Mark Ronson & Bruno Mars Face Copyright Lawsuit Over 'Uptown Funk'

31 October 2016 | 12:27 pm | Staff Writer

The complaint was filed in California at the weekend

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Renowned songwriter and producer Mark Ronson and his Uptown Funk collaborator Bruno Mars are facing legal action over their 2014 mega-hit after an electro-funk band that was active in the 1980s filed a lawsuit over audible similarities to one of their songs.

Ronson and Mars — under his real name, Peter Gene Hernandez — are listed as defendants in a complaint filed with the California Central District Court by Larry White, a member of Minneapolis-based '80s group Collage, as well as the estates of late members Lee Peters and Grady Wilkins, and record label Yours, Mine & Ours Music.

According to Pitchfork, the complaint itself cites a fairly comprehensive accusation against the Uptown Funk writers in terms of how much inspiration was taken from Collage's 1983 track Young Girls; White and his co-defendants believe a great number of Uptown Funk's features and feelings are evidently lifts, "including, but not limited to, the distinct funky specifically noted and timed consistent guitar riffs present throughout the compositions, virtually if not identical bass notes and sequence, rhythm, structure, crescendo of horns and synthesizers rendering the compositions almost indistinguishable if played over each other and strikingly similar if played in consecutively".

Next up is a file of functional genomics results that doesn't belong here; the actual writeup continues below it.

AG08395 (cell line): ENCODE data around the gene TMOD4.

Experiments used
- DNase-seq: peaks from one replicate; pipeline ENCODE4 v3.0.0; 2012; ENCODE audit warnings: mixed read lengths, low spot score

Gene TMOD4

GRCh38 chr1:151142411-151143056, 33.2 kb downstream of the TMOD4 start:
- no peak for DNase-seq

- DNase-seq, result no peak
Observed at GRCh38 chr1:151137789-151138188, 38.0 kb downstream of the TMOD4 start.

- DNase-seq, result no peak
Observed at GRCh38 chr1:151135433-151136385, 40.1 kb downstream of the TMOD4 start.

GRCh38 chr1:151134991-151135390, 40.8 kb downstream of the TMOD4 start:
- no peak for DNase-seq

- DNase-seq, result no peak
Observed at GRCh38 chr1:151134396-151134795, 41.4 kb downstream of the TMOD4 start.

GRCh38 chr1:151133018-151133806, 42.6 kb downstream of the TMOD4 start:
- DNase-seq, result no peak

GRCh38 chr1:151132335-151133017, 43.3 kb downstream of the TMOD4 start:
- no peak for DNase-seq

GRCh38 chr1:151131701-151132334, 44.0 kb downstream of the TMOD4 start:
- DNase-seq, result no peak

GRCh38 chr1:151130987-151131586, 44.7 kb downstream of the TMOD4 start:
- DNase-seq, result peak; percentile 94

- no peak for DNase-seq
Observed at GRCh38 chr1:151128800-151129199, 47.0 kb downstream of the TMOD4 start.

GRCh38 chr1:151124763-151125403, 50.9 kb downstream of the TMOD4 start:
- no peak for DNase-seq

The plaintiffs are represented by Antonio K Kizzie of Ivie, Mcneill & Wyatt, Los Angeles.

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An absolute mess of industry companies are listed as defendants along with Ronson and Mars, including Atlantic Recording Company, IMAGEM Music Inc, Mars Force Music LP, RCA Records Inc, Sony Music Entertainment, Universal Music Corporation, WB Music Corp, Warner/Chappell Music Inc, Way Above Music (BMI), Windswept Holdings LLC, ZZR Music LLC, TIG7 Publishing LLC and Thou Art The Hunger.

Further individuals being sued by the Collage members include rapper Trinidad James (as Nicholaus Williams), Mars' bassist, Jamareo Artis, frequent Kanye West collaborator Jeff Bhasker, producer Christopher Gallaspy and songwriters Philip Lawrence and Ari Levine.

The songwriters of Uptown Funk previously headed off legal action from veteran outfit The Gap Band by crediting its members after they alleged copyright infringement for similarities to their 1979 funk anthem Oops Up Side Your Head, while pioneering rap group The Sequence also claimed — without pursuing legal action — similarities to their own notable single of the same year, Funk You Up.